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I wish I had this in school

My Take: A precision ag simulator can be a great tool to teach our next aggies.

Chris Torres, Editor, American Agriculturist

August 16, 2023

3 Min Read
A driving simulator set up with a screen and steering wheel
SIMULATOR: The Raven simulator comprises two essential components of Raven technology: the Viper 4+, Raven’s in-cab display, and the RS1 — Raven’s three-in-one GPS, connectivity and autosteer sensor. Photos by Chris Torres

I make no secret of the fact that I didn’t grow up on a farm. I only fell in love with the business after I graduated college in the mid-2000s.

But I would have benefited from a little farm immersion when I was younger. If only I had known about modern agriculture back then, who knows where I would have ended up? Maybe I would have been a mechanic or precision ag technician. Maybe I would have gotten into food sciences. Heck, maybe I would have become a farmer!

I can’t turn back the clock, but I know enough about the business now that I can recognize a good thing when I see it, especially when it comes to teaching our next generation of ag leaders and farmers.

Case in point, I was recently invited to Messick’s Equipment in Mount Joy, Pa., for the presentation of a precision ag simulator to Cedar Crest High School’s FFA chapter by New Holland and Raven. The simulator, complete with Raven’s Viper 4+ display and RS1, the company’s three-in-one precision ag sensor, is one of 11 being donated to schools and FFA chapters across the country. Cedar Crest FFA got the first one.

Hundreds of schools applied for the simulators last year, and the winners were selected earlier this year. They are being shipped to schools in time for the start of the new school year.

Ben Sheldon, who manages Raven’s independent sales channels, says the simulators are being donated to help students better understand modern agriculture and to see technology farmers use every day. The company is providing learning modules — the same modules provided to dealers and dealer tech staff — free to each school with a simulator.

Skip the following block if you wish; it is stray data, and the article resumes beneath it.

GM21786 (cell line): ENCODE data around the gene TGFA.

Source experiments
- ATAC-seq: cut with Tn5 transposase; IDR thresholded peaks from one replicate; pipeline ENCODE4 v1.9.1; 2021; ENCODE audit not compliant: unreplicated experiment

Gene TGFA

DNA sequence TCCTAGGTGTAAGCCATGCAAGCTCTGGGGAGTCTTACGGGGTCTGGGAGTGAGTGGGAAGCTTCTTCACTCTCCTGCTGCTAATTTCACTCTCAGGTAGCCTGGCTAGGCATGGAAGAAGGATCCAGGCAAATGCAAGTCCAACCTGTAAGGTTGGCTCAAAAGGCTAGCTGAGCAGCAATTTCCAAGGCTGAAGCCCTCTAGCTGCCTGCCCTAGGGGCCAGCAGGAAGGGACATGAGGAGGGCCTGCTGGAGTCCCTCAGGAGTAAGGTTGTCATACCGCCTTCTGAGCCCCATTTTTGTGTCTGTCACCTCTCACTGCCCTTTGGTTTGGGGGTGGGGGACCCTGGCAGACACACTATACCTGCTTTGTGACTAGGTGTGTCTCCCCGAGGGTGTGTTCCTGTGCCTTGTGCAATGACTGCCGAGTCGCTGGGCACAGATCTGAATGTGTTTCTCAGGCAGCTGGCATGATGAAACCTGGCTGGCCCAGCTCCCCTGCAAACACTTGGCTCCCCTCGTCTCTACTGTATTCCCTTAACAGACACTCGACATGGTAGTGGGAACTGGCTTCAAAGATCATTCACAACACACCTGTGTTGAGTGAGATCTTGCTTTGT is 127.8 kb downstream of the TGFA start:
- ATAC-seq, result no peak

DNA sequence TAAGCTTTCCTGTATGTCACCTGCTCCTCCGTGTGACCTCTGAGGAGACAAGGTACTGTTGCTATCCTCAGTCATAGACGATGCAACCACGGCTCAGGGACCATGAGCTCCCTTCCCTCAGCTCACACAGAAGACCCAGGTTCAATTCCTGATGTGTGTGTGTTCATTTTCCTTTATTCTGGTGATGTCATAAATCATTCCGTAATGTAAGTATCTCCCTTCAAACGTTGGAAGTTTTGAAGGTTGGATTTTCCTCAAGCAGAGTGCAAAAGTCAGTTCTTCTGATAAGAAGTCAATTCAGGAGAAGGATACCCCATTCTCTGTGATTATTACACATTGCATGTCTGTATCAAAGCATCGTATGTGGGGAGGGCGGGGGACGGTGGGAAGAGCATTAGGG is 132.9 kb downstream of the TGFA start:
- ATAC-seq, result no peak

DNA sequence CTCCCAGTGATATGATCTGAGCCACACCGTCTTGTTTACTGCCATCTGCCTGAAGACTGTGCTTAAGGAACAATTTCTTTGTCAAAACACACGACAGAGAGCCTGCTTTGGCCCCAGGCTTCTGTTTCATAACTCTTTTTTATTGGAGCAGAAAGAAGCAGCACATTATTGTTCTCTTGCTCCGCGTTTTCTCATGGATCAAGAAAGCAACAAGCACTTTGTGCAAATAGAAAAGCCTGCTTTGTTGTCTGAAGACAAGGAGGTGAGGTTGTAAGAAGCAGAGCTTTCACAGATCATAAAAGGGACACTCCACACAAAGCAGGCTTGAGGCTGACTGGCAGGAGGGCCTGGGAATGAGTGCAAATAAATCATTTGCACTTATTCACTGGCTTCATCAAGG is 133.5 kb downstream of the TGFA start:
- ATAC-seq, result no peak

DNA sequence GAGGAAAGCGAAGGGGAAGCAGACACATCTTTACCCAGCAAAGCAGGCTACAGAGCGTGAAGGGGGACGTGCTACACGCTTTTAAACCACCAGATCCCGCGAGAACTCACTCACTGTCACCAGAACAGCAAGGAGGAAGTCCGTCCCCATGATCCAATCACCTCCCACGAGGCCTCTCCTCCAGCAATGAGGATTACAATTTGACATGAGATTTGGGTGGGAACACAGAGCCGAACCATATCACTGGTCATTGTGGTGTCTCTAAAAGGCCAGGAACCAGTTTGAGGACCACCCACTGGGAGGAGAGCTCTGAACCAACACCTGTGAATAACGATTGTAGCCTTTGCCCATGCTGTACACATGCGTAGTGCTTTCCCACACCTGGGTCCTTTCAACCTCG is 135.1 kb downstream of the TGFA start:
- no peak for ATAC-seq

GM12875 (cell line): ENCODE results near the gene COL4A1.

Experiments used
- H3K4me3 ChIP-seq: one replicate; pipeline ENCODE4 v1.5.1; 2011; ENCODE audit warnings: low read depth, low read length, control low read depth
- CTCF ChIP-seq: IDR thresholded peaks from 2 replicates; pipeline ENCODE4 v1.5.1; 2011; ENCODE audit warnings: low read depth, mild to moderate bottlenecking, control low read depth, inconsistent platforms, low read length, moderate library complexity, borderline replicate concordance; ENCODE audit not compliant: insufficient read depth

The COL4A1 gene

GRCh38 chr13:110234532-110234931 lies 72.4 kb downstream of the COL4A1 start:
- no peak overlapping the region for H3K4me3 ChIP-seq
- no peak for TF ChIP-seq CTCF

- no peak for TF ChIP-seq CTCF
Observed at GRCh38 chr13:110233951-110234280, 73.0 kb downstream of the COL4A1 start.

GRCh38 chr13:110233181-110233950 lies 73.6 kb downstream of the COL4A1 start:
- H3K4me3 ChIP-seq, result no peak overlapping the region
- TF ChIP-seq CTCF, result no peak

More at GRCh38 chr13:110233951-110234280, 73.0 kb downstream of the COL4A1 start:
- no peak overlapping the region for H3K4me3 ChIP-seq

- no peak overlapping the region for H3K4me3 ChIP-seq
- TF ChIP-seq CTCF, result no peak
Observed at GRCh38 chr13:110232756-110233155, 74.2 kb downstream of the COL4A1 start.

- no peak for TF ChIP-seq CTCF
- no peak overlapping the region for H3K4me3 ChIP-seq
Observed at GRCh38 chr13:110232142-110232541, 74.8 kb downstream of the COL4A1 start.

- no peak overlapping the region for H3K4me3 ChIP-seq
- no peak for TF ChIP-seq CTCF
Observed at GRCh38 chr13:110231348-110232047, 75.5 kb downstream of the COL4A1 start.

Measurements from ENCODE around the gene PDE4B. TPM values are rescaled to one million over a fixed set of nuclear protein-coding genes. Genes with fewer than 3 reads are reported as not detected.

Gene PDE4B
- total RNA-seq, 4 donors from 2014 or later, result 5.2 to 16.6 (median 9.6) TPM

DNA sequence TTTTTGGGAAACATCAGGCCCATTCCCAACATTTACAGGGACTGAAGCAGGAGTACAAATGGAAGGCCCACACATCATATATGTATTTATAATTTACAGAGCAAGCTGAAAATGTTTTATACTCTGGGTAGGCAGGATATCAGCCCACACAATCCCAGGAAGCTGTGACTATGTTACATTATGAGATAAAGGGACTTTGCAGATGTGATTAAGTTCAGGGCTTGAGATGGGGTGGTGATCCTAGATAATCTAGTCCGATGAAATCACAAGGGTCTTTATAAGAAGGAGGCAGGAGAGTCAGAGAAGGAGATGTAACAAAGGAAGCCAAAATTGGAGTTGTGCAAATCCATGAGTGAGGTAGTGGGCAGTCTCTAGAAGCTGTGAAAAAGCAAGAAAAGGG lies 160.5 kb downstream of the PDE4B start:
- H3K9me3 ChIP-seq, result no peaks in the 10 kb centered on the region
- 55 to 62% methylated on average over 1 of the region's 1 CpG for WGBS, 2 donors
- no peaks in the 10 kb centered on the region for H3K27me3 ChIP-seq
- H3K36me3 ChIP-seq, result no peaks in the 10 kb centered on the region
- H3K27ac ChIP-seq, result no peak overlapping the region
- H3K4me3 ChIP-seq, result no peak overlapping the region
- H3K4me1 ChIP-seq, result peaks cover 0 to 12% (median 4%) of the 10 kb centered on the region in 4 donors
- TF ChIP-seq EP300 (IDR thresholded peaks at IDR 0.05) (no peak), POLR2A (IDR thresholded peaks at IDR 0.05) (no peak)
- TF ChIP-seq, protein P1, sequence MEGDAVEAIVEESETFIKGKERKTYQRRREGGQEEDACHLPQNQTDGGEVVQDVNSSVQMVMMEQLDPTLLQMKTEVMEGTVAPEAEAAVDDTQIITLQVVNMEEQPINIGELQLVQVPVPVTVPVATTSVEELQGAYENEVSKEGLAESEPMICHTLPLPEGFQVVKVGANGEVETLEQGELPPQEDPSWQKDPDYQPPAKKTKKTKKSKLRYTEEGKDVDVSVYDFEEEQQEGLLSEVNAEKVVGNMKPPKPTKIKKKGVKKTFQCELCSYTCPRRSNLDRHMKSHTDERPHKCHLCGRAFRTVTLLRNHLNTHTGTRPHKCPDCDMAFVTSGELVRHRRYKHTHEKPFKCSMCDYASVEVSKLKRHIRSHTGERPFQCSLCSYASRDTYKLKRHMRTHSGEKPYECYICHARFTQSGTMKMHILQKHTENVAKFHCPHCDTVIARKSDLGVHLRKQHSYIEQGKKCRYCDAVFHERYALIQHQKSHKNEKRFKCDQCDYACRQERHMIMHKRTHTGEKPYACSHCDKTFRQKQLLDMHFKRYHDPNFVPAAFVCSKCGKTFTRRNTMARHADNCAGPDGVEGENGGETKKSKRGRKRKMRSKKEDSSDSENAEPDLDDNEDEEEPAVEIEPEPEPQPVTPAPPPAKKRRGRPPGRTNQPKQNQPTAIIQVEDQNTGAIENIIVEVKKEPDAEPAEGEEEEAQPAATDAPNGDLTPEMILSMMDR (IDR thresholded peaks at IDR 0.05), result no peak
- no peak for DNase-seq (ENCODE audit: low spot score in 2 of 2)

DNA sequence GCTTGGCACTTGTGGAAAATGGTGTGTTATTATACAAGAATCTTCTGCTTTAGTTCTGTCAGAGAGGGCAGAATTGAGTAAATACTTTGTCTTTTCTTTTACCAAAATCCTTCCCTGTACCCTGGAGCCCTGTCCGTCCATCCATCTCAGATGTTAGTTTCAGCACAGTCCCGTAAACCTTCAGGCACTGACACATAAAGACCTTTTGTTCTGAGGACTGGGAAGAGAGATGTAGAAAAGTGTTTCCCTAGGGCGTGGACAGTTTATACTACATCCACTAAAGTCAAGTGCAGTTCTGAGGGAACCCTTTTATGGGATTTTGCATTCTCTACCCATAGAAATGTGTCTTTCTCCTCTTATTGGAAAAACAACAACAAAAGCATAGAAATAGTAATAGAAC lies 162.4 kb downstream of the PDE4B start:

Phil Haussener, the Cedar Crest FFA advisor, says the simulator will be a great fit for his classrooms, albeit for different reasons. He estimates that 90% of the 180 students enrolled in agricultural classes at the high school come from a non-ag background. For those non-aggies, a simulator like this will really be eye-opening to what modern agriculture is all about.

I always find technology like this eye-opening — and really cool — when I go to Farm Progress Show, and I’ve been covering this stuff for several years. Imagine how eye-opening this will be for someone who has never seen it.

For his ag students, Haussener sees it as a way for them to see how advanced precision ag has become and how it can help a farmer be more efficient and environmentally sound.

He also sees it as a way to improve his own teaching. For example, he thinks the simulator could make a topic such as Integrated Pest Management more tangible for his students.

However it is used, I hope the school makes good use out of it. We need to teach new generations of aggies about modern agriculture and open their eyes to career opportunities.

A simulator isn’t the real thing, but it’s close enough. I just wish I would have had this in my classroom.

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About the Author(s)

Chris Torres

Editor, American Agriculturist

Chris Torres, editor of American Agriculturist, previously worked at Lancaster Farming, where he started in 2006 as a staff writer and later became regional editor. Torres is a seven-time winner of the Keystone Press Awards, handed out by the Pennsylvania Press Association, and he is a Pennsylvania State University graduate.

Torres says he wants American Agriculturist to be farmers' "go-to product, continuing the legacy and high standard (former American Agriculturist editor) John Vogel has set." Torres succeeds Vogel, who retired after 47 years with Farm Progress and its related publications.

"The news business is a challenging job," Torres says. "It makes you think outside your small box, and you have to formulate what the reader wants to see from the overall product. It's rewarding to see a nice product in the end."

Torres' family is based in Lebanon County, Pa. His wife grew up on a small farm in Berks County, Pa., where they raised corn, soybeans, feeder cattle and more. Torres and his wife are parents to three young boys.

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